Northamptonshire County Council is replacing the middle school with one primary to create a two tier system and says it'll leave too much land for the number of pupils and is looking at other uses for it.

The idea of disposing of school land is controversial but not unusual.

Between 2001 and 2010 the Government gave approval to change the use of 242 playing fields across the UK.

In the last five years there have been 103 earmarked, with the largest numbers seen in 2013 and 2014...where 61 were given approval to be disposed of.

Click below to watch a report from ITV News Anglia's Sarah Cooper

  1. Keith Wilkinson

Primary school children taught to avoid gang violence and exploitation

Primary school children in Birmingham have been having special lessons in how to avoid becoming victims of gang violence or child exploitation. They're being taught how to recognise dangers and how to speak up about their fears.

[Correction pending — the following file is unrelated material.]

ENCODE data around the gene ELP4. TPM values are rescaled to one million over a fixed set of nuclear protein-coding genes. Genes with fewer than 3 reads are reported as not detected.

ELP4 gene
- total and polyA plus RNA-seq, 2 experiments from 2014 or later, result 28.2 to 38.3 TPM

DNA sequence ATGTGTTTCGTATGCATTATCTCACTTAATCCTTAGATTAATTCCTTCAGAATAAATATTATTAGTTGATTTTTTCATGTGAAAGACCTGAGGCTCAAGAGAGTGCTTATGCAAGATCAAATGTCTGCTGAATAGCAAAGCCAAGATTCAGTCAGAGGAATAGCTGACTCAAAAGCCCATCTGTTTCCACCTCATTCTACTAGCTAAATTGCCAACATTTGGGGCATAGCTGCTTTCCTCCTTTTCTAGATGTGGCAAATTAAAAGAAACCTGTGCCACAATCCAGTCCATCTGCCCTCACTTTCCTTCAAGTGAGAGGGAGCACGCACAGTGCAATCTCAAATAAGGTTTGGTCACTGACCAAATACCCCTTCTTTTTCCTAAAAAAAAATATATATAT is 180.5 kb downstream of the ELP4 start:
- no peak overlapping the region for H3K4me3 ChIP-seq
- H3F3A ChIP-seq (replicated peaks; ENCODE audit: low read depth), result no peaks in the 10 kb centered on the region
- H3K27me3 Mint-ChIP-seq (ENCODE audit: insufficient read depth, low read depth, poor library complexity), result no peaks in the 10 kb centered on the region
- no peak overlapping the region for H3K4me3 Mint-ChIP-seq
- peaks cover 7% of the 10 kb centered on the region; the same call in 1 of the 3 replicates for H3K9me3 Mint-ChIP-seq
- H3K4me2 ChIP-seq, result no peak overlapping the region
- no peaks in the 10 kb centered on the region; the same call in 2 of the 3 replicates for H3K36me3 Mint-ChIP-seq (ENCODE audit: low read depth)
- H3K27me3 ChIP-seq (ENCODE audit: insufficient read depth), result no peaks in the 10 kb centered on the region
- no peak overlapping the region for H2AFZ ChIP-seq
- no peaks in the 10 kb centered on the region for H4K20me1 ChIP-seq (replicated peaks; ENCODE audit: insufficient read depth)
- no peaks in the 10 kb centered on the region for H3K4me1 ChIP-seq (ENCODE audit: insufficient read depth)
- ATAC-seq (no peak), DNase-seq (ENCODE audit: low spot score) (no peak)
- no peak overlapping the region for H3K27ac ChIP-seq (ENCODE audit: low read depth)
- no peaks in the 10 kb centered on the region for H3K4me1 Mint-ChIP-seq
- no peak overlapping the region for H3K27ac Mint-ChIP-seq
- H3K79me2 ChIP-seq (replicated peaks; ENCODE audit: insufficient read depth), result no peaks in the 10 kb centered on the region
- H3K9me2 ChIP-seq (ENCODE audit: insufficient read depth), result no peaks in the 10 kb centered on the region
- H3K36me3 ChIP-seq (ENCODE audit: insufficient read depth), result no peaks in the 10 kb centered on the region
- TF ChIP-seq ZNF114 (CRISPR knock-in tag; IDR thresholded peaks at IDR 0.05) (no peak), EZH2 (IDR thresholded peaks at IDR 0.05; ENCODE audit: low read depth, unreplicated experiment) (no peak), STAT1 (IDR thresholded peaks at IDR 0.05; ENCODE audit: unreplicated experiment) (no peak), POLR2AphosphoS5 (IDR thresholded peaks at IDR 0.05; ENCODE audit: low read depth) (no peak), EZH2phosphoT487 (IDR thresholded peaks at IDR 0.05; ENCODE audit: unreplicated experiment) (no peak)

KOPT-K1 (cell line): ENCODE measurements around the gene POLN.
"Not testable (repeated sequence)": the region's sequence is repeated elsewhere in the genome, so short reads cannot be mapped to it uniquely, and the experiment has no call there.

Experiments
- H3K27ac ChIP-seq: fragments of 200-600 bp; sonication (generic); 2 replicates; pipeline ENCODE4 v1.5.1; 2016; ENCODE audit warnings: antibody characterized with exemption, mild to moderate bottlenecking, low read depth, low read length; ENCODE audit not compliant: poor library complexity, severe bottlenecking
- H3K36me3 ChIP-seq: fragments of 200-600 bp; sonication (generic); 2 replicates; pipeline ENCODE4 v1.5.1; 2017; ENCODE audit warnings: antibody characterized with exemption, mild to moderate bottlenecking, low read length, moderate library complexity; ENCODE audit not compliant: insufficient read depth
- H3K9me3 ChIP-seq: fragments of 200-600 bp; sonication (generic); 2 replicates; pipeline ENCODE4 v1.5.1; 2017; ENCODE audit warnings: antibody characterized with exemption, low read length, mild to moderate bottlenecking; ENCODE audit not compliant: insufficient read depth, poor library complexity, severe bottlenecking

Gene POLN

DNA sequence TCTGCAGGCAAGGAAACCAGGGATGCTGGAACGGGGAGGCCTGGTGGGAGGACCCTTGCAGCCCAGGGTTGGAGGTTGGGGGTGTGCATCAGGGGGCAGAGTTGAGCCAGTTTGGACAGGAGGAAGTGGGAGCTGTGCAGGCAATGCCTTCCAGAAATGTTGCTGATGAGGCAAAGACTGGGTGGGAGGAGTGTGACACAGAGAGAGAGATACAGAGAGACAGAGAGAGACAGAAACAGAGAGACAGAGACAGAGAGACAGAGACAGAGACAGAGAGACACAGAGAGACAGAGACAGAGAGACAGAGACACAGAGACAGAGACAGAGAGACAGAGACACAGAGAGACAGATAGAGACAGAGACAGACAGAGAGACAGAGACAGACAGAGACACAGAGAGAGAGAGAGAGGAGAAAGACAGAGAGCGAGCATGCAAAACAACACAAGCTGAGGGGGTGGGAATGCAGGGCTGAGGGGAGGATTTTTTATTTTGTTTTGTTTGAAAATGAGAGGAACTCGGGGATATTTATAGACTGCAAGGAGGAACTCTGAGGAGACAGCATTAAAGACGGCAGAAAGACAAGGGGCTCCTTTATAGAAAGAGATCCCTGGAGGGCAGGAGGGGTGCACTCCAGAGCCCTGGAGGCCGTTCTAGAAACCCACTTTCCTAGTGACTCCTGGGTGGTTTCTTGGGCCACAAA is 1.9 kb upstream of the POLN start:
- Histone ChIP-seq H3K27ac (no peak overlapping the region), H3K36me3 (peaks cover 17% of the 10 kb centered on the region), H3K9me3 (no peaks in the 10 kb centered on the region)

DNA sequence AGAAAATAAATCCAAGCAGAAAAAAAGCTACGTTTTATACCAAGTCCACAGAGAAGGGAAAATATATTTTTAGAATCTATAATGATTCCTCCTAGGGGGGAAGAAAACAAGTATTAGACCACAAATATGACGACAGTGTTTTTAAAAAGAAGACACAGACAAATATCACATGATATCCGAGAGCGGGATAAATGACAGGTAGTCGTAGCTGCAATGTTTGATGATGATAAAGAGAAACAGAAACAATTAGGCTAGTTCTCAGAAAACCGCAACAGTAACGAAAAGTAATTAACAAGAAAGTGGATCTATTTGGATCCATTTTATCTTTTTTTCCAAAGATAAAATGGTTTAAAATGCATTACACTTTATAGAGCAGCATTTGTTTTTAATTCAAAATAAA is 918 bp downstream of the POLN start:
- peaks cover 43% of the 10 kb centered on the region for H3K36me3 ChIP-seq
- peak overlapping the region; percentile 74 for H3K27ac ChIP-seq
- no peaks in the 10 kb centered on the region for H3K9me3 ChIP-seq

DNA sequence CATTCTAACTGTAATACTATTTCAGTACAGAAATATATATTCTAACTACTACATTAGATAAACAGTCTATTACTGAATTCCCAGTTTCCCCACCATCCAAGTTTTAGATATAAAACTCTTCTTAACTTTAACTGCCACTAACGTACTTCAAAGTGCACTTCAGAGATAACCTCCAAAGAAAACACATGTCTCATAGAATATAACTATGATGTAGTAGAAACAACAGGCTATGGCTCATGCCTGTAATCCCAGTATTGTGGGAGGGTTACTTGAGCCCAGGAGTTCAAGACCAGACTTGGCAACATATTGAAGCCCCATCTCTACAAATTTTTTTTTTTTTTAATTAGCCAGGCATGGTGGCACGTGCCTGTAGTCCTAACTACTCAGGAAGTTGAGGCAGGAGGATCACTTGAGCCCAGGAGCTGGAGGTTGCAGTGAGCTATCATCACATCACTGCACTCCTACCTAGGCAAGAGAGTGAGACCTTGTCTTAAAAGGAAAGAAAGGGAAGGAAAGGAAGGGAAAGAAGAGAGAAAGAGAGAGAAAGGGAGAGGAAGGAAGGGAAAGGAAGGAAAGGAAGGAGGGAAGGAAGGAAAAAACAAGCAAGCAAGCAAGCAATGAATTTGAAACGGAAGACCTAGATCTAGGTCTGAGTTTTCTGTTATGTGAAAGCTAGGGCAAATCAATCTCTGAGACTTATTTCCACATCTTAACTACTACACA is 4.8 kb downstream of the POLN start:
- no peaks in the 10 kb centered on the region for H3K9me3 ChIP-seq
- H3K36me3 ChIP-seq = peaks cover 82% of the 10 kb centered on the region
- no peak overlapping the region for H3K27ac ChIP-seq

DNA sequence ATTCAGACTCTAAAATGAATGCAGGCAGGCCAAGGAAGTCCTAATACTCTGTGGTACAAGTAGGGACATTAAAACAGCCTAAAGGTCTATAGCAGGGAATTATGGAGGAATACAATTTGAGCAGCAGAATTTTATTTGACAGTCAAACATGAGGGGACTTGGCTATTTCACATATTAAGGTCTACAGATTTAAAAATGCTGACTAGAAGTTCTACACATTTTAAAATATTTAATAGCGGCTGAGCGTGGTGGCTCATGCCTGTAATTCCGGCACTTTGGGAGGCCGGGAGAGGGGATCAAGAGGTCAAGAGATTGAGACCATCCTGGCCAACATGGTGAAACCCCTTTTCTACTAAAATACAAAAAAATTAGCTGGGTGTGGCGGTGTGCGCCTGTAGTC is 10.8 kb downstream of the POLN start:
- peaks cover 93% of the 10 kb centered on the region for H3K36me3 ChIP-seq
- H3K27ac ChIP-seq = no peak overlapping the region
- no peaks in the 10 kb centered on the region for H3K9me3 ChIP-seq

So far more than 500 teachers, as well as hundreds of school nurses and police officers have become involved in the project. The organisers - the Dot Com Children's Foundation - say it's been a great success.

  1. West Country (E)

Cheltenham's dinosaurs pulling in the crowd

Thousands of people are heading to the Cheltenham Science Festival, which has been using dinosaurs to pull in the crowds.

The story of how they became extinct is one of the most popular displays - although there is plenty more on offer - including speakers like Professors Brian Cox and Alice Roberts.

"We are putting the best people in front of our audiences, to highlight the best science. It's fun and informative, and people from all over the UK and the world are coming to the Science Festival".

– Ashley Kent, Cheltenham Science Festival

The festival runs until Sunday - see the full programme here.